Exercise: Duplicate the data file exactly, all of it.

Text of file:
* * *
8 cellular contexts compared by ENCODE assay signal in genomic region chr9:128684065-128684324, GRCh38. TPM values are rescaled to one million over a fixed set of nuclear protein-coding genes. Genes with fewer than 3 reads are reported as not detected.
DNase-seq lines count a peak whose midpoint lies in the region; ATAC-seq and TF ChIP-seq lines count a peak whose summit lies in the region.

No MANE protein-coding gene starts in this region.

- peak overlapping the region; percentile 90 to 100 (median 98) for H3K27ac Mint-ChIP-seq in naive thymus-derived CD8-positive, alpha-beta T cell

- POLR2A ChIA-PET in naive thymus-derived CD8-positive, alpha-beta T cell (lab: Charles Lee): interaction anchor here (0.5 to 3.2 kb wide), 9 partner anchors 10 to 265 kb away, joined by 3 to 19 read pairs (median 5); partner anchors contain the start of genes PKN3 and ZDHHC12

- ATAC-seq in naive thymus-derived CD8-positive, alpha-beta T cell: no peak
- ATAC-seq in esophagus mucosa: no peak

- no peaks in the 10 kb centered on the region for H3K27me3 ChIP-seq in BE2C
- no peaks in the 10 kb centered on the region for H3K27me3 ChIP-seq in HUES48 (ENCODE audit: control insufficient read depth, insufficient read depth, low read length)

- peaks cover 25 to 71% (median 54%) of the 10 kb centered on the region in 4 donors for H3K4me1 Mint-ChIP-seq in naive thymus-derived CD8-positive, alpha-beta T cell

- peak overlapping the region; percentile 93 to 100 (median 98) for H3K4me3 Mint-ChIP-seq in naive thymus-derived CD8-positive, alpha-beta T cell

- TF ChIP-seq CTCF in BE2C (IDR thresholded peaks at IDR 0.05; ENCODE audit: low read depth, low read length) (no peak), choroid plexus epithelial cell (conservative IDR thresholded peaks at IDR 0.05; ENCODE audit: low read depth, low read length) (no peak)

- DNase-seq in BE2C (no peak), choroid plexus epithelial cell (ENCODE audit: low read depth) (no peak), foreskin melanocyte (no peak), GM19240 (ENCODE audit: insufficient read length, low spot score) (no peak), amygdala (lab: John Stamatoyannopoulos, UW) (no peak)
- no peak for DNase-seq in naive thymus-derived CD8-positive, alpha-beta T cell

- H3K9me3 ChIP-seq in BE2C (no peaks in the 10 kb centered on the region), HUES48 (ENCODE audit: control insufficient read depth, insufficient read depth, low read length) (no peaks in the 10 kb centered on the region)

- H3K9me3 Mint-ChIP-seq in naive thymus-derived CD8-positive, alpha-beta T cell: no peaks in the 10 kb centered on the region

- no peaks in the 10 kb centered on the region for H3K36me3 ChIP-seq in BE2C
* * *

8 cellular contexts compared by ENCODE assay signal in genomic region chr9:128684065-128684324, GRCh38. TPM values are rescaled to one million over a fixed set of nuclear protein-coding genes. Genes with fewer than 3 reads are reported as not detected.
DNase-seq lines count a peak whose midpoint lies in the region; ATAC-seq and TF ChIP-seq lines count a peak whose summit lies in the region.

No MANE protein-coding gene starts in this region.

- peak overlapping the region; percentile 90 to 100 (median 98) for H3K27ac Mint-ChIP-seq in naive thymus-derived CD8-positive, alpha-beta T cell

- POLR2A ChIA-PET in naive thymus-derived CD8-positive, alpha-beta T cell (lab: Charles Lee): interaction anchor here (0.5 to 3.2 kb wide), 9 partner anchors 10 to 265 kb away, joined by 3 to 19 read pairs (median 5); partner anchors contain the start of genes PKN3 and ZDHHC12

- ATAC-seq in naive thymus-derived CD8-positive, alpha-beta T cell: no peak
- ATAC-seq in esophagus mucosa: no peak

- no peaks in the 10 kb centered on the region for H3K27me3 ChIP-seq in BE2C
- no peaks in the 10 kb centered on the region for H3K27me3 ChIP-seq in HUES48 (ENCODE audit: control insufficient read depth, insufficient read depth, low read length)

- peaks cover 25 to 71% (median 54%) of the 10 kb centered on the region in 4 donors for H3K4me1 Mint-ChIP-seq in naive thymus-derived CD8-positive, alpha-beta T cell

- peak overlapping the region; percentile 93 to 100 (median 98) for H3K4me3 Mint-ChIP-seq in naive thymus-derived CD8-positive, alpha-beta T cell

- TF ChIP-seq CTCF in BE2C (IDR thresholded peaks at IDR 0.05; ENCODE audit: low read depth, low read length) (no peak), choroid plexus epithelial cell (conservative IDR thresholded peaks at IDR 0.05; ENCODE audit: low read depth, low read length) (no peak)

- DNase-seq in BE2C (no peak), choroid plexus epithelial cell (ENCODE audit: low read depth) (no peak), foreskin melanocyte (no peak), GM19240 (ENCODE audit: insufficient read length, low spot score) (no peak), amygdala (lab: John Stamatoyannopoulos, UW) (no peak)
- no peak for DNase-seq in naive thymus-derived CD8-positive, alpha-beta T cell

- H3K9me3 ChIP-seq in BE2C (no peaks in the 10 kb centered on the region), HUES48 (ENCODE audit: control insufficient read depth, insufficient read depth, low read length) (no peaks in the 10 kb centered on the region)

- H3K9me3 Mint-ChIP-seq in naive thymus-derived CD8-positive, alpha-beta T cell: no peaks in the 10 kb centered on the region

- no peaks in the 10 kb centered on the region for H3K36me3 ChIP-seq in BE2C